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A state district judge ruled Wednesday that the Department of Public Safety did not have to turn over records related to the Uvalde school shooting sought by State Senator Roland Gutierrez, who sued the state police in hopes of securing them.
Travis County’s 419th Civil District Court Judge Catherine A. Mauzy’s order, however, was narrow and evaded the question of whether state police can withhold documents relating to its response to the May 24 massacre. at Robb Elementary School. Mauzy concluded that Gutierrez had improperly filed his request under the Texas Public Information Act, the state’s public records law, and therefore DPS was not obligated to complete it.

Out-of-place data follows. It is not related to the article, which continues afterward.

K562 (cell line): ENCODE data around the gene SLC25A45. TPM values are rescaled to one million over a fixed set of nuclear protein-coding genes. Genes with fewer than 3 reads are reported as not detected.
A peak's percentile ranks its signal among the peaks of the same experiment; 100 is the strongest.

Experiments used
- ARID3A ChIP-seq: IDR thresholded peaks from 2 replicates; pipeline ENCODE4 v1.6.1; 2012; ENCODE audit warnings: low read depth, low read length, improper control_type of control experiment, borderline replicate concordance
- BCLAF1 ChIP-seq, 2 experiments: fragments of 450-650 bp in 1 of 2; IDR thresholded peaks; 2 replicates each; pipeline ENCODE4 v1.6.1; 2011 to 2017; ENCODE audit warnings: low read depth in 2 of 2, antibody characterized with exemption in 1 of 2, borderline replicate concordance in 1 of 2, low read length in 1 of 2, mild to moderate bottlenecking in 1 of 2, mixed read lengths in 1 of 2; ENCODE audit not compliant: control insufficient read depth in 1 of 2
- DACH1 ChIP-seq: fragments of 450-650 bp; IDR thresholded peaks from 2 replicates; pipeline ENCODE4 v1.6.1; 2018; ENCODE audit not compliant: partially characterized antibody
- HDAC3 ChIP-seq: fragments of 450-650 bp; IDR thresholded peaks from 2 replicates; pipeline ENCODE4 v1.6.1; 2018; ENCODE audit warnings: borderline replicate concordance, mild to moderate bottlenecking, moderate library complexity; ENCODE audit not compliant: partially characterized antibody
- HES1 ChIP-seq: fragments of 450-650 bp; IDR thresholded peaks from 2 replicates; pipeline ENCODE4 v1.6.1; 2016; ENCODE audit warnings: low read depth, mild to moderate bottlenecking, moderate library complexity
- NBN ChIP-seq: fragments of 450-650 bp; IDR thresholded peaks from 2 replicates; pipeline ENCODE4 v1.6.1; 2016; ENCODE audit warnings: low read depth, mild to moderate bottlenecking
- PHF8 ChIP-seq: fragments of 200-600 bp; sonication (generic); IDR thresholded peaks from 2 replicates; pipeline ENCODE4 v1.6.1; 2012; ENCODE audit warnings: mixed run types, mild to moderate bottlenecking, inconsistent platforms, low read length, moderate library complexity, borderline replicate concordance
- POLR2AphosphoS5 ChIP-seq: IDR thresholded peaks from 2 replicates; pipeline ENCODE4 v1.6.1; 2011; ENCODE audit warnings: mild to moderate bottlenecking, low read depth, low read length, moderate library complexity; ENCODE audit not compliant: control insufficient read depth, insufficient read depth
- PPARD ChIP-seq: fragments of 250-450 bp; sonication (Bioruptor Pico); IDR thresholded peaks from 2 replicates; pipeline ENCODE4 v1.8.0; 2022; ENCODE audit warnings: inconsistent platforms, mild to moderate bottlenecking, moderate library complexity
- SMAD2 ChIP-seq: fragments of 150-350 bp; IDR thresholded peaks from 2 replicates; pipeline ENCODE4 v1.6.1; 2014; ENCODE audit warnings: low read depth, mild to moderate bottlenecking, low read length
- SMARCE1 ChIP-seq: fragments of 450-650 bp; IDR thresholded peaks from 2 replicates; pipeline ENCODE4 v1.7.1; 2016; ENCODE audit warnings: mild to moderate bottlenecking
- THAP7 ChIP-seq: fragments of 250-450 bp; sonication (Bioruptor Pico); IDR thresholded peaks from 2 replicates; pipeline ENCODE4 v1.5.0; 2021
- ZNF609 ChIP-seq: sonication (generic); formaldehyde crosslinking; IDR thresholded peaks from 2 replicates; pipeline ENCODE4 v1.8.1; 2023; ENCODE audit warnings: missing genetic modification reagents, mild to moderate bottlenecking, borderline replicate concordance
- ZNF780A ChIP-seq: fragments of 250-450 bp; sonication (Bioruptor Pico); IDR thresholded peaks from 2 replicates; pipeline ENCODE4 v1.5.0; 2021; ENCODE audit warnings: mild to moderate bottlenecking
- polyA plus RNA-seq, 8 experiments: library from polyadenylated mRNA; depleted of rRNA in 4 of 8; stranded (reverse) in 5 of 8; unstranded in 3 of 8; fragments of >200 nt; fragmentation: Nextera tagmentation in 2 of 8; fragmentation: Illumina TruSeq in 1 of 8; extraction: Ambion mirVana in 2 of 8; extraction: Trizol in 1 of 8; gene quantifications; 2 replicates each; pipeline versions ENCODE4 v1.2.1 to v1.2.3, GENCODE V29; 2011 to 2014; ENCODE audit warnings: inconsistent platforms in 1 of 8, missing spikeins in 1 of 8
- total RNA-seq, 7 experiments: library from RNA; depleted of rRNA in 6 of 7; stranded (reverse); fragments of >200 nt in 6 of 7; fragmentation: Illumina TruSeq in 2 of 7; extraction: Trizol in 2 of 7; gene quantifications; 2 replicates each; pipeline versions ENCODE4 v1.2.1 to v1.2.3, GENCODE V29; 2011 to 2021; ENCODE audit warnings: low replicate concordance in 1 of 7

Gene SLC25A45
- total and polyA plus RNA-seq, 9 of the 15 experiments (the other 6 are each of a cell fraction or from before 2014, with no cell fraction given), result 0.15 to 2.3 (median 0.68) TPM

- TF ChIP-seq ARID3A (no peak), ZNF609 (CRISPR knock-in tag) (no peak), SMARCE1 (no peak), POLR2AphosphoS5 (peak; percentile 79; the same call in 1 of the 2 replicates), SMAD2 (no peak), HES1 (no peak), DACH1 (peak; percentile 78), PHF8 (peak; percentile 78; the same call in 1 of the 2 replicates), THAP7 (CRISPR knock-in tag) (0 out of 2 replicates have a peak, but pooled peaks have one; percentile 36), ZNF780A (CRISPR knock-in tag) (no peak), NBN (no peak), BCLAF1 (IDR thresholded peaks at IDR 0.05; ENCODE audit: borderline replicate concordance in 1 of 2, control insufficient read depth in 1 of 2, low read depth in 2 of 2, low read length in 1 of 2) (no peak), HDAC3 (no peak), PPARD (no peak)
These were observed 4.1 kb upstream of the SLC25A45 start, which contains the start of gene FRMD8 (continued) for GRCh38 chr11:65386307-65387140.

Still, the result grants a reprieve to state police, who fought to keep details of 91 officers’ reaction to the shooting secret. Gutierrez, whose district includes Uvalde, wrote a letter to DPS Director Steve McCraw on May 30, requesting the agency’s training manuals as well as any documents detailing how the state police responded to the shooting that day. At a hearing last week, DPS officials said the request should have been directed to the agency’s media relations office.
A separate lawsuit against DPS, filed by a consortium of news organizations including The Texas Tribune and ProPublica, seeks to persuade a judge to compel state police to release Uvalde’s records that reporters submitted. under the Public Information Act. This case is ongoing.
The full schedule is now LIVE for The Texas Tribune 2022, taking place September 22-24 in Austin. Explore the timeline of over 100 insightful conversations coming to TribFest, including the inside track on the 2022 election and 2023 legislative session, the state of public and higher education at this stage of the pandemic, why Texas suburbs are booming, why broadband access matters, the legacy of slavery, what really happened in Uvalde and much more. See the program.